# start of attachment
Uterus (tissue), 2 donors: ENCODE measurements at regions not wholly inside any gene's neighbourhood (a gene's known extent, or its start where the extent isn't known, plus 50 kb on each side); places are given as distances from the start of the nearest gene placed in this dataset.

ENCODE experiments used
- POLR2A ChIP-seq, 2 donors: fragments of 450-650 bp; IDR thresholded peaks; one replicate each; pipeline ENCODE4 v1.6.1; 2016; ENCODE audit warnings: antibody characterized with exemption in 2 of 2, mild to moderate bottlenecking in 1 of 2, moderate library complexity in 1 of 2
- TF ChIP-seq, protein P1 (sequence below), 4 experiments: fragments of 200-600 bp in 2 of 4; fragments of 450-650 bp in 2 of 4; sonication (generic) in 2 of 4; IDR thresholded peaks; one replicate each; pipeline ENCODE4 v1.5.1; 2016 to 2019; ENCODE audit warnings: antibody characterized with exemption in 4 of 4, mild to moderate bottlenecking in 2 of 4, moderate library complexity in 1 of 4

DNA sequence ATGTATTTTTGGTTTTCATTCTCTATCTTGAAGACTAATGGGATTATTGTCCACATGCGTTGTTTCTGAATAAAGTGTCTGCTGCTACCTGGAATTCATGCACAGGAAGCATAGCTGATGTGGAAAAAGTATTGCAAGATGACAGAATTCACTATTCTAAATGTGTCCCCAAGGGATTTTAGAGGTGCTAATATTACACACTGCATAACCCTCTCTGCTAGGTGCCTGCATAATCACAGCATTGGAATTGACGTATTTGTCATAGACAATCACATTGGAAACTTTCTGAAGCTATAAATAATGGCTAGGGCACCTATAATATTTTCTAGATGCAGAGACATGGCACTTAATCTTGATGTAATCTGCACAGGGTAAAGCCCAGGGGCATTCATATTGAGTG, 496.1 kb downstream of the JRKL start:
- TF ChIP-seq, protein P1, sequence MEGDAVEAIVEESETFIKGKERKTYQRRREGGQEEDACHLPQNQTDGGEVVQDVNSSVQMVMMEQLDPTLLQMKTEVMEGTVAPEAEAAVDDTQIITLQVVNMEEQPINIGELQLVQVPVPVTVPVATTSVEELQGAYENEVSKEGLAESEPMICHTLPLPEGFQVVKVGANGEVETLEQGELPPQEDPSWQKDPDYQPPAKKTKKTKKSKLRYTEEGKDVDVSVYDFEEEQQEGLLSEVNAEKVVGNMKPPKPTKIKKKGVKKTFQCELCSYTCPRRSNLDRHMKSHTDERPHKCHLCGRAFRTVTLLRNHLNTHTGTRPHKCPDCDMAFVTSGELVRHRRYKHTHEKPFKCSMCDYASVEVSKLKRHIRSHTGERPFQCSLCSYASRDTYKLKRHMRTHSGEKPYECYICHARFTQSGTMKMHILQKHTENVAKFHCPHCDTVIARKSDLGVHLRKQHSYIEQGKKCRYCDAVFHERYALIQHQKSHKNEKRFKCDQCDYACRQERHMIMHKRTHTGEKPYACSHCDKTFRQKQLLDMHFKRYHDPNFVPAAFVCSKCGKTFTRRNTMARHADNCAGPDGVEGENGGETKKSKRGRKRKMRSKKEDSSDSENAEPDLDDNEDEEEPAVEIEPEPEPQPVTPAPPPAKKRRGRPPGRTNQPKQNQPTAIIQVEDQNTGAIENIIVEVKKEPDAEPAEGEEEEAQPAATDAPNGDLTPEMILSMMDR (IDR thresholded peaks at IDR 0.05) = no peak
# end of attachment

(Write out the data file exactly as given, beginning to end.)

Uterus (tissue), 2 donors: ENCODE measurements at regions not wholly inside any gene's neighbourhood (a gene's known extent, or its start where the extent isn't known, plus 50 kb on each side); places are given as distances from the start of the nearest gene placed in this dataset.

ENCODE experiments used
- POLR2A ChIP-seq, 2 donors: fragments of 450-650 bp; IDR thresholded peaks; one replicate each; pipeline ENCODE4 v1.6.1; 2016; ENCODE audit warnings: antibody characterized with exemption in 2 of 2, mild to moderate bottlenecking in 1 of 2, moderate library complexity in 1 of 2
- TF ChIP-seq, protein P1 (sequence below), 4 experiments: fragments of 200-600 bp in 2 of 4; fragments of 450-650 bp in 2 of 4; sonication (generic) in 2 of 4; IDR thresholded peaks; one replicate each; pipeline ENCODE4 v1.5.1; 2016 to 2019; ENCODE audit warnings: antibody characterized with exemption in 4 of 4, mild to moderate bottlenecking in 2 of 4, moderate library complexity in 1 of 4

DNA sequence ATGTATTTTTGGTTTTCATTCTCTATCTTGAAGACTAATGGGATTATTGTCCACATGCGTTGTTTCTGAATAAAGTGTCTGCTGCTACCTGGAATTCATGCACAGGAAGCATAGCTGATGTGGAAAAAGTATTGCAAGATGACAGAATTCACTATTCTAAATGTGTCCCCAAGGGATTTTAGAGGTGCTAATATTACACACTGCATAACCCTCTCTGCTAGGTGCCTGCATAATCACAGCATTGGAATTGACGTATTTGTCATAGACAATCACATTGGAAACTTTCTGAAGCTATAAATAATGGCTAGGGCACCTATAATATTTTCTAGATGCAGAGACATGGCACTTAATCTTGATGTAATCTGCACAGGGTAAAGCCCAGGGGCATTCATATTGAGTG, 496.1 kb downstream of the JRKL start:
- TF ChIP-seq, protein P1, sequence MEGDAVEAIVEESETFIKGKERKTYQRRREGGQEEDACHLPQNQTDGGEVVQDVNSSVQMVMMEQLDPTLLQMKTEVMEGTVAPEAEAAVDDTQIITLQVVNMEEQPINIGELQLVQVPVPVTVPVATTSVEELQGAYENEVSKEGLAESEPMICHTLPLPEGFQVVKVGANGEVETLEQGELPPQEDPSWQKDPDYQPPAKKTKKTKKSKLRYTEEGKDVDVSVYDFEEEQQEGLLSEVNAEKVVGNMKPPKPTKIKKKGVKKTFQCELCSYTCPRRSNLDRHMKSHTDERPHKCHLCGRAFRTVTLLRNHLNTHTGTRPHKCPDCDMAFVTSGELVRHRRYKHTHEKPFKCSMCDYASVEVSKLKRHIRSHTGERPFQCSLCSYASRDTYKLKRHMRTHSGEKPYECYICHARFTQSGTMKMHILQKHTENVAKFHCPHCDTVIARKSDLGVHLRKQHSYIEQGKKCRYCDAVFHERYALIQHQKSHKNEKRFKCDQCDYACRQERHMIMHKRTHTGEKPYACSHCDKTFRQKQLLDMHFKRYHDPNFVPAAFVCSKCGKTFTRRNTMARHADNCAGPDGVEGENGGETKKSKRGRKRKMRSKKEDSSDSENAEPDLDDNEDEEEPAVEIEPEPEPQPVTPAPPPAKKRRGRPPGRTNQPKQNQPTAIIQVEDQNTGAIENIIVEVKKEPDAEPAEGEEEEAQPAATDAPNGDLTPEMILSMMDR (IDR thresholded peaks at IDR 0.05) = no peak